Children reading in a Explore Centre

How to encourage your child to read for pleasure?

Encouraging reading for pleasure for children opens up a world of imagination, knowledge and joy. Here are some practical tips to help ignite a passion for reading:

  • Create a Reading Space at Home: Designate a cosy, inviting spot in your home just for reading, equipped with good lighting, comfortable chair or sofa and ideally quiet.

  • Discuss What They Read: Talk about books during dinner time or morning drives to school. Ask open-ended questions about the stories or book characters.

  • Connect Books with Activities: Pair reading with fun activities like movie nights based on the book. Consider participating in literature events like the World Book Day – we all know dressing up as your favourite book character can be fun!

  • Variety is Key: Keep a wide range of books accessible, featuring different genres and topics to match your child’s evolving interests. If you don’t have many books available at home, sign your child up to a library. Learn more about the benefits of library in our guide!

  • Lead by Example: Let your child see you reading regularly. Your enthusiasm can show them what reading for pleasure looks like.

These strategies can help turn reading into a joyful and regular part of your child’s life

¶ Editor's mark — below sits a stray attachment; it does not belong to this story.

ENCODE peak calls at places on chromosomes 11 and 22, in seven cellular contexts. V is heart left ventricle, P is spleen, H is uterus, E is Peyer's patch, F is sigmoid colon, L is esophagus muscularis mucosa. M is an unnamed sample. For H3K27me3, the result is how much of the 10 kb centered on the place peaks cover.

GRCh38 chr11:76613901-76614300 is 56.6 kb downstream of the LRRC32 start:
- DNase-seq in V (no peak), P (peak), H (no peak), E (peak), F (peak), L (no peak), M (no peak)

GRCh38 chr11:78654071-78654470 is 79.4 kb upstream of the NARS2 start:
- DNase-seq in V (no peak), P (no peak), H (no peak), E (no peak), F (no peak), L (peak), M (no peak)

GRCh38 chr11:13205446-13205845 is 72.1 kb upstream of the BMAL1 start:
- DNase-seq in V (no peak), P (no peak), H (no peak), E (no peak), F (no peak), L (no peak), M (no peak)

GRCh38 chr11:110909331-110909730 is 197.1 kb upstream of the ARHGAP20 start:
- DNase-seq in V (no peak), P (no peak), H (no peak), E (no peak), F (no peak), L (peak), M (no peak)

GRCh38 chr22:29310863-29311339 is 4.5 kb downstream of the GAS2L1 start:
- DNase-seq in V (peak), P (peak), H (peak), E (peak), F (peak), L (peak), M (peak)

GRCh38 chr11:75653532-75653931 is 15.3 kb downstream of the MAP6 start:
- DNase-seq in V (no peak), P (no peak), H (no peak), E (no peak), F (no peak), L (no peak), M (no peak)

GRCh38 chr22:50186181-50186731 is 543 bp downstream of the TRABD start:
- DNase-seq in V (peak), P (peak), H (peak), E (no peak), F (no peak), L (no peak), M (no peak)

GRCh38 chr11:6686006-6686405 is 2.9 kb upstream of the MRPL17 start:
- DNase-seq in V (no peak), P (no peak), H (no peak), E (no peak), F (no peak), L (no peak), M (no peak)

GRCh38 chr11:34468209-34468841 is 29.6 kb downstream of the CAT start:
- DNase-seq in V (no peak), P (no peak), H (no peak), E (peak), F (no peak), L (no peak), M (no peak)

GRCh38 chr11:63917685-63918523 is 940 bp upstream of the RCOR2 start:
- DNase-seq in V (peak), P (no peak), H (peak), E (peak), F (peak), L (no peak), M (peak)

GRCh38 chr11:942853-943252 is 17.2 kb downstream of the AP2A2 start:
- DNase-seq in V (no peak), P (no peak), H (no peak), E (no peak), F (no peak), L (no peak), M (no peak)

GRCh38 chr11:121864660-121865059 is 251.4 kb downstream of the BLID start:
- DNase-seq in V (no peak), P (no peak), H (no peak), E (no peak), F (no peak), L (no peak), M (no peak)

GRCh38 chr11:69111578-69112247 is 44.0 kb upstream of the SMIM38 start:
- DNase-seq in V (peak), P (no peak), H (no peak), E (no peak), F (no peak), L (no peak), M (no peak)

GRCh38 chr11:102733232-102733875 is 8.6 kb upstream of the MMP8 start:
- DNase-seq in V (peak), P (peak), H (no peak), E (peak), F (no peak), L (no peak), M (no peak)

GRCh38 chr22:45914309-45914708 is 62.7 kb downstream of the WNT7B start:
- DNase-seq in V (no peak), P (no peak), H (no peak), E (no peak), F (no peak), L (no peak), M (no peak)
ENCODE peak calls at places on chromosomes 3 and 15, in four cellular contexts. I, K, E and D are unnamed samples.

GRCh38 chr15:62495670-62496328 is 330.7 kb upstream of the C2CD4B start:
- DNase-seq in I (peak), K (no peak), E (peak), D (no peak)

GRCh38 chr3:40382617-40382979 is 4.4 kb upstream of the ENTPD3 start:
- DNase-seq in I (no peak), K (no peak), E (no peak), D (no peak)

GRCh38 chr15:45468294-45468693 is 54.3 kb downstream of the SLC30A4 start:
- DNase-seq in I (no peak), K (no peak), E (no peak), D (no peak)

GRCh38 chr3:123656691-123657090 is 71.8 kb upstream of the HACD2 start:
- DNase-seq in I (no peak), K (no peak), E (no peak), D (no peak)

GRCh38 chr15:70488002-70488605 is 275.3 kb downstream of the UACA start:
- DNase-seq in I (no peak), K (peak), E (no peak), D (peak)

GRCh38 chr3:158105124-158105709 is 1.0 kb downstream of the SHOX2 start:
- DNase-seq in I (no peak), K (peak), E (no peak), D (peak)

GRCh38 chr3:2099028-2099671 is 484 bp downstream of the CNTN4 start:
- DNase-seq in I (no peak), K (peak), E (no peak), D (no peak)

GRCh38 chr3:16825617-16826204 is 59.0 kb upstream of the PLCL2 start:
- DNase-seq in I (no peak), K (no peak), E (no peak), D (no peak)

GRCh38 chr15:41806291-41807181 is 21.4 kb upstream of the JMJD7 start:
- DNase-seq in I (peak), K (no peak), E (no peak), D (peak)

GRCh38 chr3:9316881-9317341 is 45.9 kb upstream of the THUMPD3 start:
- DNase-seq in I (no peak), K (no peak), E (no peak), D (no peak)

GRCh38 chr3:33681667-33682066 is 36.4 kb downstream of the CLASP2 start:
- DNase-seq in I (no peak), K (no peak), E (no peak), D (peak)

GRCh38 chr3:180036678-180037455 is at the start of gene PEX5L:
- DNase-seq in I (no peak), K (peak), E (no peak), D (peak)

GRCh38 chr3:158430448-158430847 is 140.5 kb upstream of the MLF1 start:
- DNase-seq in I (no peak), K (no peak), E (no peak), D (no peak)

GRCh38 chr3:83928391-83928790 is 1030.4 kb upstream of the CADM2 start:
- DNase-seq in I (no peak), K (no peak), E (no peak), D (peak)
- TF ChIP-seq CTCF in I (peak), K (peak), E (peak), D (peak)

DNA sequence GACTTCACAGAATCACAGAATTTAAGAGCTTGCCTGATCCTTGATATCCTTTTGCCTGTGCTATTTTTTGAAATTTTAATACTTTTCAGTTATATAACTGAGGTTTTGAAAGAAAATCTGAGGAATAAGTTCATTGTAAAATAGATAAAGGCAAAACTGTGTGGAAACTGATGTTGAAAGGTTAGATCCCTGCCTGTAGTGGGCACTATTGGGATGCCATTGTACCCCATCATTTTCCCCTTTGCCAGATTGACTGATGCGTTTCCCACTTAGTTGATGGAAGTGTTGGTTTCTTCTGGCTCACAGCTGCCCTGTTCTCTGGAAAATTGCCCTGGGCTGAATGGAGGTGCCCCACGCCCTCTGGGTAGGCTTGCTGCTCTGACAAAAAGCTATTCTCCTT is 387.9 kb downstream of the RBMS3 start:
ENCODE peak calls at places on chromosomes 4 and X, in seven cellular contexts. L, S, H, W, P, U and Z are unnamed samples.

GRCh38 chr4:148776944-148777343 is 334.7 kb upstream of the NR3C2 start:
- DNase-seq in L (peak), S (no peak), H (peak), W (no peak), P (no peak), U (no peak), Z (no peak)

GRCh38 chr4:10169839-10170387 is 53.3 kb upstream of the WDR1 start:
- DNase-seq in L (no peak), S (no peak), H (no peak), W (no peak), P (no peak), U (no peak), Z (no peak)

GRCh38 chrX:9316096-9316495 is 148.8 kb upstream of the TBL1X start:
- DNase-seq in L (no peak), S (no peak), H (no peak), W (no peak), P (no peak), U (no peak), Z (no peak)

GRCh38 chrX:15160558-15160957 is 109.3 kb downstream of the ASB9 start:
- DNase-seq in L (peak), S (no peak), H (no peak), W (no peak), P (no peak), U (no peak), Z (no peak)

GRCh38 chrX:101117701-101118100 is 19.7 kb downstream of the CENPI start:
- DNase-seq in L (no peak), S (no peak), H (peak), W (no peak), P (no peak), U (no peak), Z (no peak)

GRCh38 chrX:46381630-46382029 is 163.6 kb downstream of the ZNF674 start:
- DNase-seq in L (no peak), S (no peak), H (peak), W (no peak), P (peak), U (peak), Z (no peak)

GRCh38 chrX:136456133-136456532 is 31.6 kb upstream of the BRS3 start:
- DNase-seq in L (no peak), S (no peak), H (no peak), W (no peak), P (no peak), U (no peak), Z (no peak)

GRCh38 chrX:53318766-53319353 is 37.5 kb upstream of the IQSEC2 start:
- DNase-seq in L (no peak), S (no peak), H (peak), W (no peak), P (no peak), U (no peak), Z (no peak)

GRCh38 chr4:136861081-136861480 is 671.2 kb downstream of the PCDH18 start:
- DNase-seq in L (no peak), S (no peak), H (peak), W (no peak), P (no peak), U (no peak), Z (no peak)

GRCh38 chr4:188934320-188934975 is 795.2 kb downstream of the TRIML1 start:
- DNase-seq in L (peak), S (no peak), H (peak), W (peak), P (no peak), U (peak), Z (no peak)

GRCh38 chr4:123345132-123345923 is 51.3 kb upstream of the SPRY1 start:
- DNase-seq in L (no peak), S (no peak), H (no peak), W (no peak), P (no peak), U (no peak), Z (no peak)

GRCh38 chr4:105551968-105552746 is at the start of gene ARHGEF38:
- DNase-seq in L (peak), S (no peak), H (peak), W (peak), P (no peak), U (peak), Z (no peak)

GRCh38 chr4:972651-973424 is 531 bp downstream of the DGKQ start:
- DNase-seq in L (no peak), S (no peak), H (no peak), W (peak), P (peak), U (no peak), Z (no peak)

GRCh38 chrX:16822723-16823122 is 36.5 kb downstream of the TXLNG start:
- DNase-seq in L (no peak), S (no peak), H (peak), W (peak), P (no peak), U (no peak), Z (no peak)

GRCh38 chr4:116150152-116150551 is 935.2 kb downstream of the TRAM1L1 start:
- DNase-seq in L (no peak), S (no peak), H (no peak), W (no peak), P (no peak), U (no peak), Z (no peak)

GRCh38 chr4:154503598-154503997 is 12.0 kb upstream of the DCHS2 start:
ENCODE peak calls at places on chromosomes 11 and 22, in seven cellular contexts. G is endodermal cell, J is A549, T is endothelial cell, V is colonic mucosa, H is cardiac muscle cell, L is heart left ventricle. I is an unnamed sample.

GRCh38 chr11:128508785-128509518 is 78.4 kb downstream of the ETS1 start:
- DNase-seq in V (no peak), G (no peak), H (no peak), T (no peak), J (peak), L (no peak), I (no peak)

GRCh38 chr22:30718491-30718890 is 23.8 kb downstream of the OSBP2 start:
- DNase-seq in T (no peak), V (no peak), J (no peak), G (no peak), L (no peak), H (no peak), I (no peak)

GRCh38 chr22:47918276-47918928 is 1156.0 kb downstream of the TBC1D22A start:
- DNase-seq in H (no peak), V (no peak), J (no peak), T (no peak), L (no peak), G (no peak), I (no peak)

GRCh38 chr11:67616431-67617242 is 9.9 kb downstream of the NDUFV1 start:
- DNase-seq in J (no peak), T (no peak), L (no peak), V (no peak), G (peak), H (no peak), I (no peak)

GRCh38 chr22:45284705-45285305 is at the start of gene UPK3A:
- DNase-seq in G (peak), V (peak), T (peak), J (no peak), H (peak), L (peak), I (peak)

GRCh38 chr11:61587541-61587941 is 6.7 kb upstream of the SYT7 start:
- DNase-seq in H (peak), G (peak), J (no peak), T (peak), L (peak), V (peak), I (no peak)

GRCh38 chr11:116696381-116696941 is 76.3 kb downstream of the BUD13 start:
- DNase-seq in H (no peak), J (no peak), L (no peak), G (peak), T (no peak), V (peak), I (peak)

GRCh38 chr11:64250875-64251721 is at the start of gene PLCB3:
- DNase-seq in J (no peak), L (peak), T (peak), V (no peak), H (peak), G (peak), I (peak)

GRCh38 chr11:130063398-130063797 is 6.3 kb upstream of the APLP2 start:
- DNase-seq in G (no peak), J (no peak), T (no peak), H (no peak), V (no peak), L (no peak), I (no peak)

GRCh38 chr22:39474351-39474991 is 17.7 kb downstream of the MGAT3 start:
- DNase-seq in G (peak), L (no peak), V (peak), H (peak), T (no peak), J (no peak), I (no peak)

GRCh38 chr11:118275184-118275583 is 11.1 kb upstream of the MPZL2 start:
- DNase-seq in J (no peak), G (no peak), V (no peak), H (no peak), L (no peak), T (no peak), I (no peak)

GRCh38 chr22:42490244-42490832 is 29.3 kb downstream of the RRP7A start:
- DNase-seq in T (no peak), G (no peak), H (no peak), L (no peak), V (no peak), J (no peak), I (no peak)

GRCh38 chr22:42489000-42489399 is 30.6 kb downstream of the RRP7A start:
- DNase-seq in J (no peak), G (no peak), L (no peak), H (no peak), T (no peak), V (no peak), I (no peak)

Reading for pleasure KS2 book recommendations

The main thing to remember when helping your child find a book to read at home is to focus on their interests and passions. When children choose their own reading material they tend to be more motivated, so it helps if they lead the process!

From animals to action and adventure, here are some ideas to get you started…

Year 3

  • Fantastic Mr Fox – Roald Dahl 

  • The Invisible Boy – Trudy Ludwig 

  • My Secret Unicorn – Linda Chapman 

  • The Adventures of King Arthur – A Wilkes 

  • Revolting Poetry to Make You Squirm – Susie Gibbs 

Year 4

  • The Village Dinosaur – Phyllis Arckle 

  • The Snow Spider Trilogy – Jenny Nimmo 

  • Awful Auntie – David Walliams 

  • The Roman Mysteries: The Thieves of Ostia – Caroline Lawrence 

  • Earth Giant – Melvyn Burgess 

Year 5

  • The Hundred and One Dalmations – Dodie Smith 

  • Holes – Louis Sachar 

  • The Spud from Outer Space – Susan Gates 

  • War Boy – Michael Foreman 

  • Northern Lights – Philip Pullman 

Year 6

  • The Breadwinner series – Deborah Ellis 

  • Kensuke’s Kingdom – Michael Morpurgo 

  • The Diary of Anne Frank 

  • Killer Mushrooms Ate My Gran – Susan Gates 

  • Lionboy – Zizou Corder  

Find some more great children’s books in our secondary and primary school reading list for children aged 4-14.

Child independently reading

How can Explore Learning support your child in finding reading for pleasure?

Has your child lost their love of reading or learning, or maybe they’re a reluctant reader? We have some great free resources including tips for young writers (yes, writing can also instil reading for pleasure!).

Our English tuition delivered by expert English tutors can help them master their reading skills and feel inspired! Help them develop a love of reading and stories in our tuition centres or online. See how Explore Learning can help by booking a free trial, today!